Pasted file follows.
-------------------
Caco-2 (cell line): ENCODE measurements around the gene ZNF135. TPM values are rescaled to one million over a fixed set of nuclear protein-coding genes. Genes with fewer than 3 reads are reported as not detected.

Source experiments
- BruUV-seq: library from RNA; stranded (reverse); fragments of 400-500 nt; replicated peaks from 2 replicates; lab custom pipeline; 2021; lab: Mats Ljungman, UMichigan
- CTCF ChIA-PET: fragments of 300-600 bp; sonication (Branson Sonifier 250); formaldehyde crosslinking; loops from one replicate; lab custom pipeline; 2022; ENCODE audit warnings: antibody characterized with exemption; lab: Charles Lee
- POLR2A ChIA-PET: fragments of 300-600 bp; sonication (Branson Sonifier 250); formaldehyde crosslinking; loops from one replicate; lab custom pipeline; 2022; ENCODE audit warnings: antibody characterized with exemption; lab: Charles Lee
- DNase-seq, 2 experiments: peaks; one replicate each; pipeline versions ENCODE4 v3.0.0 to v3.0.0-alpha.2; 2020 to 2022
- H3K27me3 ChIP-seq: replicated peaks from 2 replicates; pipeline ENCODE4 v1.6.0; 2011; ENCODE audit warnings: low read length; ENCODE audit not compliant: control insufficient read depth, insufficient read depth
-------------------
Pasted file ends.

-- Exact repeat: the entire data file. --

Caco-2 (cell line): ENCODE measurements around the gene ZNF135. TPM values are rescaled to one million over a fixed set of nuclear protein-coding genes. Genes with fewer than 3 reads are reported as not detected.

Source experiments
- BruUV-seq: library from RNA; stranded (reverse); fragments of 400-500 nt; replicated peaks from 2 replicates; lab custom pipeline; 2021; lab: Mats Ljungman, UMichigan
- CTCF ChIA-PET: fragments of 300-600 bp; sonication (Branson Sonifier 250); formaldehyde crosslinking; loops from one replicate; lab custom pipeline; 2022; ENCODE audit warnings: antibody characterized with exemption; lab: Charles Lee
- POLR2A ChIA-PET: fragments of 300-600 bp; sonication (Branson Sonifier 250); formaldehyde crosslinking; loops from one replicate; lab custom pipeline; 2022; ENCODE audit warnings: antibody characterized with exemption; lab: Charles Lee
- DNase-seq, 2 experiments: peaks; one replicate each; pipeline versions ENCODE4 v3.0.0 to v3.0.0-alpha.2; 2020 to 2022
- H3K27me3 ChIP-seq: replicated peaks from 2 replicates; pipeline ENCODE4 v1.6.0; 2011; ENCODE audit warnings: low read length; ENCODE audit not compliant: control insufficient read depth, insufficient read depth